The Diocese of Newark is part of the worldwide Anglican Communion represented in the United States (as well as some other parts of the world) by The Episcopal Church. It was established in 1874 as the Diocese of Northern New Jersey by the third Bishop of New Jersey, William Henry Odenheimer, who then became its first Bishop. In 1886 the diocese changed its name to the Diocese of Newark.
The diocese comprises the northern third of New Jersey, with congregations in Bergen, Essex, Hudson, Morris, Passaic, Sussex, Warren, and Union counties. More than 3.5 million people live within its bounds. It is a largely urban diocese, and includes the two largest cities in the state, Newark and Jersey City. The western and northern portions of the diocese are far less densely populated, some areas being rural in character, wooded and mountainous. Of New Jersey’s 566 municipalities, 206 are located in the diocese.
There are 98 congregations and 4 affiliated worshipping communities located in the Diocese of Newark. There are approximately 26,000 worshipping Episcopalians and we have over 200 active ordained clergy, both men and women. Our worship and liturgical expression is vibrant and varied, ranging from Anglo-Catholic to liberation to conservative to liberal Protestant to Evangelical.
At the heart of Episcopal worship is the Book of Common Prayer (the BCP), and within it, the principal weekly worship service is the Holy Eucharist—also known as Holy Communion, the Lord’s Supper, or Mass. It is called “common prayer” because Anglicans pray it together, around the world. Since its introduction in the 16th century, the purpose of the BCP has been to provide in one place a core of instructions and rites for Anglican Christians to worship together. Within its pages you will find the main beliefs of our church as well as the order of service for various forms of sacramental worship, such as Holy Communion, Baptism, Confirmation, Marriage, Burial, and Confession/Reconciliation.
We believe we are called by Jesus Christ, whose power transforms us into a new community. Together, we strive to express that transformation in the world around us. The Diocese of Newark collaborates with God in the mission of Jesus in the 21st century, providing opportunities to grow spiritually, to serve and advocate for those who are marginalized, and to receive expressions of healing and care. See our Vision Statement.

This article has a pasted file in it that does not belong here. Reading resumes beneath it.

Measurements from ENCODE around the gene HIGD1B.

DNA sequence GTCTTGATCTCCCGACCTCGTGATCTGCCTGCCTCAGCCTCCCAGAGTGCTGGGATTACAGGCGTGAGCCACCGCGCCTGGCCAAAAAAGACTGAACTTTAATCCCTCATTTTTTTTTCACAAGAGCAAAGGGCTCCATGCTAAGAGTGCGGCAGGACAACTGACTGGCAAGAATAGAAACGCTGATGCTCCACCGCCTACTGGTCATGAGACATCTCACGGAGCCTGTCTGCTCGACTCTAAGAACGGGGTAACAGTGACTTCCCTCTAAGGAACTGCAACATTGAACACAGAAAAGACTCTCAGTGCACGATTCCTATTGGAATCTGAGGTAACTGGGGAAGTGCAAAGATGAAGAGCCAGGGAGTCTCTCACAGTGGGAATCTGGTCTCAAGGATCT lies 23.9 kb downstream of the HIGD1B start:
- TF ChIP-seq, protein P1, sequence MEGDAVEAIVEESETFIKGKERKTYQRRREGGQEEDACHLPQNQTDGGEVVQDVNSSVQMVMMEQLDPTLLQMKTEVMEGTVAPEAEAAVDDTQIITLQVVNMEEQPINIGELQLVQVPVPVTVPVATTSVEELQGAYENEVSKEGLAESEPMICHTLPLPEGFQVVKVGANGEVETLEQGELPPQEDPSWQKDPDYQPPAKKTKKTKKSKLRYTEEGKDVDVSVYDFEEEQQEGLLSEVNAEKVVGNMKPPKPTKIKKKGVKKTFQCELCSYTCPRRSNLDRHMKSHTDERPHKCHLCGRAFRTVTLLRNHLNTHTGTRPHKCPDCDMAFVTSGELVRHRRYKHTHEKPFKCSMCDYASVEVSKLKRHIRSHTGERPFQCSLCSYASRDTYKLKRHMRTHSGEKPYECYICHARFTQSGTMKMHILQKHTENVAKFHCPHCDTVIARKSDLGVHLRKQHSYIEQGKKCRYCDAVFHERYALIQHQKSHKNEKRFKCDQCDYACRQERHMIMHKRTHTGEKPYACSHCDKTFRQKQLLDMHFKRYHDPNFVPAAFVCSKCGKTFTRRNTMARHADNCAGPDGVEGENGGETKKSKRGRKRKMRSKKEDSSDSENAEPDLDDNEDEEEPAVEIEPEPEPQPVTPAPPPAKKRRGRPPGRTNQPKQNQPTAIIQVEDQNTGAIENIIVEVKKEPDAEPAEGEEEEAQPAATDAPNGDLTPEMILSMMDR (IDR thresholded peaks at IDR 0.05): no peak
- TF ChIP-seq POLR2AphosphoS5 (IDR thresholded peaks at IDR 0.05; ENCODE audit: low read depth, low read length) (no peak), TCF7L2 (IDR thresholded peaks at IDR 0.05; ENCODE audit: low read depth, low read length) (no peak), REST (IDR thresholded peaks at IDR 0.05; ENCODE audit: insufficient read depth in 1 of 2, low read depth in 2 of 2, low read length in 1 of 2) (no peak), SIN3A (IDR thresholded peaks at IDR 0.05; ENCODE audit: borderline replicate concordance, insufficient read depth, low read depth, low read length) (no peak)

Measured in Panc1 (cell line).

We are proud to have been among the first dioceses to ordain women to the priesthood and to ordain openly gay clergy. Our passion for diversity and inclusion has called us to be among the leading advocates for equality and justice for people of all races, cultures, religions, and socio-economic backgrounds.
We enjoy a strong mutually supportive ministry with the Diocese of Panama and our congregations are engaged in mission throughout the world, in places like the Dominican Republic, Haiti, and Cameroon.
To reach a member of staff at Episcopal House, see our Staff Directory.
To learn about the governance of the Diocese of Newark, see Diocesan Governance.
Bishops of Newark
Definition of terms:
- Diocesan bishop - A bishop elected to lead a diocese.
- Bishop coadjutor - A bishop elected to assist a diocesan bishop, and succeed them upon their resignation.
- Suffragan bishop - An assisting bishop who does not automatically succeed a diocesan bishop.
Carlye J. Hughes 11th Diocesan 2018-
Mark M. Beckwith 10th Diocesan 2007-18
John P. Croneberger 9th Diocesan 2000-07, Coadjutor 1998
Jack. M. McKelvey Suffragan 1991-99
John S. Spong 8th Diocesan 1979-2000, Coadjutor 1976
George E. Rath 7th Diocesan 1974-78, Coadjutor 1970, Suffragan 1964
Leland Stark 6th Diocesan 1958-73, Coadjutor 1953
Donald MacAdie Suffragan 1958-63
Theodore R. Ludlow Suffragan 1936-53
Benjamin M. Washburn 5th Diocesan 1935-58, Coadjutor 1932
Wilson R. Stearly 4th Diocesan 1927-35, Coadjutor 1917, Suffragan 1915
Edwin S. Lines 3rd Diocesan 1903-27
Thomas A. Starkey 2nd Diocesan 1880-1903
William H. Odenheimer 1st Diocesan 1874-79